Dr Binoy Kampmark, Senior Lecturer from RMIT University says that Facebook has skilfully promoted itself as indispensable to businesses globally and think's that corporate advertisers are unlikely to leave until users start to leave Facebook in large numbers.
Sputnik: Facebook changed its rules on hate speech in advertising, but this was not enough for companies and they are leaving the platform en masse. What else do you think Facebook needs to do to keep corporations and advertisers on their platform? And what do Facebook advertisers expect in general?
Dr Binoy Kampmark: Facebook advertisers see the platform as ideal because of the reach it has. As long as that reach remains intact, these gestures remain somewhat hollow. It will be interesting, for instance, to see how long this boycott actually remains. That said, it is true that the names of those companies behind the #StopHateForProfit campaign (Coca Cola, Unilever, Honda) are big hitters capable of landing a few blows to the platform. They have decided that sacrificing access on the platform is a price worth paying in the short term. This means that Facebook's global marketing department has its work cut out for it to keep some advertisers happy on this point, though Carolyn Everson, the Vice-President of Global Business Solutions, insists that boycotts will not alter the policies of the company. This must be seen as a long game and it is hard to see such companies not returning to the stable as long as Facebook engages in such cosmetic adjustments.
Sputnik: Some corporate advertisers are pledging to give up Facebook’s captive audience. In your opinion, how far will this trend go?
Dr Binoy Kampmark: This trend will have its limits. Until users start to leave Facebook in large numbers, it is unlikely that corporate advertisers will do the same, given the vast access the platform garners. Facebook has skilfully promoted itself as indispensable to businesses globally. There will be the usual disingenuous display of concern expressed through social media and hashtag campaigns, but most of this lies, ultimately, in the brief titillation of branding rather than an enduring perspective on ethics. (Coca Cola's boycott, for instance, is only for 30 days.) Patience will out, and Facebook CEO Mark Zuckerberg has shown himself to be a model of amoral patience.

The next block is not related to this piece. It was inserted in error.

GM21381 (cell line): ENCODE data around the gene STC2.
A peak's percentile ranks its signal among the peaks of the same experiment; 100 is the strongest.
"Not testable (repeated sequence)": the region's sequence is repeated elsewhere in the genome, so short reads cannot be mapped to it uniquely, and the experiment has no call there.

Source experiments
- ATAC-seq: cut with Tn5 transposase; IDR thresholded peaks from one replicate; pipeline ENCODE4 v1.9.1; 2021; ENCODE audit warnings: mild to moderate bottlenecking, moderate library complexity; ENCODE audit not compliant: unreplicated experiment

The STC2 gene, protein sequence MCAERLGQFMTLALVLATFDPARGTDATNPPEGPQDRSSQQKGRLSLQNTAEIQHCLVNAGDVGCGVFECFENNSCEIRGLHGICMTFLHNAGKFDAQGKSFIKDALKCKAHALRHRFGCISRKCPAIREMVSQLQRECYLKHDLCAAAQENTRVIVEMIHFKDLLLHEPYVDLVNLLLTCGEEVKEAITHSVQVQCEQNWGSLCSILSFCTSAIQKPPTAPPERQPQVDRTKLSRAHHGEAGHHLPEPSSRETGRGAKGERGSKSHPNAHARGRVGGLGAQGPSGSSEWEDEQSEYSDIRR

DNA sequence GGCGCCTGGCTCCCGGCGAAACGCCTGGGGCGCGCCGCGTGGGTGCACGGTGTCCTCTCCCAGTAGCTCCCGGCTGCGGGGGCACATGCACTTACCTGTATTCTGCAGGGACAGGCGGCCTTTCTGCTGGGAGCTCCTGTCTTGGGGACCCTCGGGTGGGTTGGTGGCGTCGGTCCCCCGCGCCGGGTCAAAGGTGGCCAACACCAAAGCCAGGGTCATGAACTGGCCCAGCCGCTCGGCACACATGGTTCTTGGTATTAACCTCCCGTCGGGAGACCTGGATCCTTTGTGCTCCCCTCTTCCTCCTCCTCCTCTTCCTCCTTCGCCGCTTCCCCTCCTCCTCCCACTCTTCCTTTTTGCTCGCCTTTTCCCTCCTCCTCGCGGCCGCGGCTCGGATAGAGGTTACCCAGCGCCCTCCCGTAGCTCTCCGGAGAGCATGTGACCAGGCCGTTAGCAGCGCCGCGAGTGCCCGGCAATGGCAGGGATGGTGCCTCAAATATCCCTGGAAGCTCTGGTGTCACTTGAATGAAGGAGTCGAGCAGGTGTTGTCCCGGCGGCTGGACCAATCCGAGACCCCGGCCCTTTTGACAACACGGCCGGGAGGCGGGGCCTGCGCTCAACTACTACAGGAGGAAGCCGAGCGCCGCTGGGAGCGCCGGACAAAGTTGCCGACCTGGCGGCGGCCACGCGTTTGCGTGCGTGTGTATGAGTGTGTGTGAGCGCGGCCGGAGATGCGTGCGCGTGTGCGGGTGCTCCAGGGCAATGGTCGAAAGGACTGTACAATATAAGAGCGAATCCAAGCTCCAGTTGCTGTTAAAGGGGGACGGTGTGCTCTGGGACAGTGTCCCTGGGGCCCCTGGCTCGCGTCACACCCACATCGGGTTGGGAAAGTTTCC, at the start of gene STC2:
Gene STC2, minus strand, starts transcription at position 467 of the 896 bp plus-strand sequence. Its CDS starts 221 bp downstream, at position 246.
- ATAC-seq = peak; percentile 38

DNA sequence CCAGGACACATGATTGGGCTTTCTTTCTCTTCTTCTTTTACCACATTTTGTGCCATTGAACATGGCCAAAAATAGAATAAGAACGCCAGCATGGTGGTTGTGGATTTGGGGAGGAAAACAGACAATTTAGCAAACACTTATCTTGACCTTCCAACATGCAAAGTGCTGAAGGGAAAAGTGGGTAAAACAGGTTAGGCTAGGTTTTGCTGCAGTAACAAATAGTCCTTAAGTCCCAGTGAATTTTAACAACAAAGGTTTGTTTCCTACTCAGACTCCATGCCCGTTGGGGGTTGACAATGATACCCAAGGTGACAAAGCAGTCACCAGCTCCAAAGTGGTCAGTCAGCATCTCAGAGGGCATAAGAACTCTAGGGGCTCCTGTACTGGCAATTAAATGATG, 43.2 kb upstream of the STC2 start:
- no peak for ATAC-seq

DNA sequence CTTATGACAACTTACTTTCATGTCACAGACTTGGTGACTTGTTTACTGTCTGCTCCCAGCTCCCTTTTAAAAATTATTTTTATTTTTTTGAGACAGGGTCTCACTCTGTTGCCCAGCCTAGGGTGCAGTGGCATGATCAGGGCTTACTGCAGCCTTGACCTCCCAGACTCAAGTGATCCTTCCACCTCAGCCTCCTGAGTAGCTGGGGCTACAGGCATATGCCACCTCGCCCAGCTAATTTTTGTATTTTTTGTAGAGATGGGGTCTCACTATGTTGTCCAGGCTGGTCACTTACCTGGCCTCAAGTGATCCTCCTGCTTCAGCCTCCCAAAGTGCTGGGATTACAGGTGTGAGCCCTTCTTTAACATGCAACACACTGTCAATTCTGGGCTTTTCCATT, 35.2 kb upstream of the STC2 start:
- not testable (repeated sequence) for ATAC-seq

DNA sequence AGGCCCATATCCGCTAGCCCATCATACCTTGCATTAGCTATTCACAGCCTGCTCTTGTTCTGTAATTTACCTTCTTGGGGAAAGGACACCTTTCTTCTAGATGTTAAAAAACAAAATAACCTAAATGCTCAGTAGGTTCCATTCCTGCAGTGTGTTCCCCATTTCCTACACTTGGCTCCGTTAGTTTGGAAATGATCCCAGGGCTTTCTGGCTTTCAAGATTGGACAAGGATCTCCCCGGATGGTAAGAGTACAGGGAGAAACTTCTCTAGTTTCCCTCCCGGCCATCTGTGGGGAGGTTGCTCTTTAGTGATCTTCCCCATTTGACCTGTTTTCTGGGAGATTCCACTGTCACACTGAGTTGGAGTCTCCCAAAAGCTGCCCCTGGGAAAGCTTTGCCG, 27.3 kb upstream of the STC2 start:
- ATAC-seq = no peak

Sputnik: How can such a step affect the e-commerce industry and the politics of facebook in general?
Dr Binoy Kampmark: It has the modest potential to adjust e-standards in the commerce environment, but it also presents us with the danger that Facebook itself becomes a political player. It has already been argued that Zuckerberg has been keen to stay cosy with US President Donald Trump in not taking Twitter's lead in calling him out on questionable political messaging. The reality for such platforms is that policing such measures can have the effect of vesting censorship powers in the platform and restrict access to material deemed 'hateful'.
Sputnik: The corporate brands that have announced Facebook boycotts are a sliver of the platform’s $70 billion in annual advertising revenue. How does this hit the economy of a giant like Facebook?
Dr Binoy Kampmark: In truth, the effects of such a boycott lie more in the realm of image than in actuality. But it is clear that Zuckerberg is hoping to address it in some ways, despite the small impact on the bank balance. His announcement on new hate speech and misinformation rules on the platform suggests that but such measures are reactive gestures more than anything else.
Sputnik: Could this practice, similar to the massive leaving of corporate advertisers become a new reality? Is it worth lying that companies, under various pretexts, will more and more modify the policies of platforms like Facebook?
Dr Binoy Kampmark: This returns to the original point on how deeply such boycotts cut. To have effects beyond the virtue signalling context, users must themselves be convinced that the platform is unviable for their "user experience". In reality, that is yet to surface. Facebook is a creature onto itself, with Zuckerberg at the helm, and we face the paradox that controlling the way it handles information may lead to encouraging it to exercise powers contrary to the open information environment.
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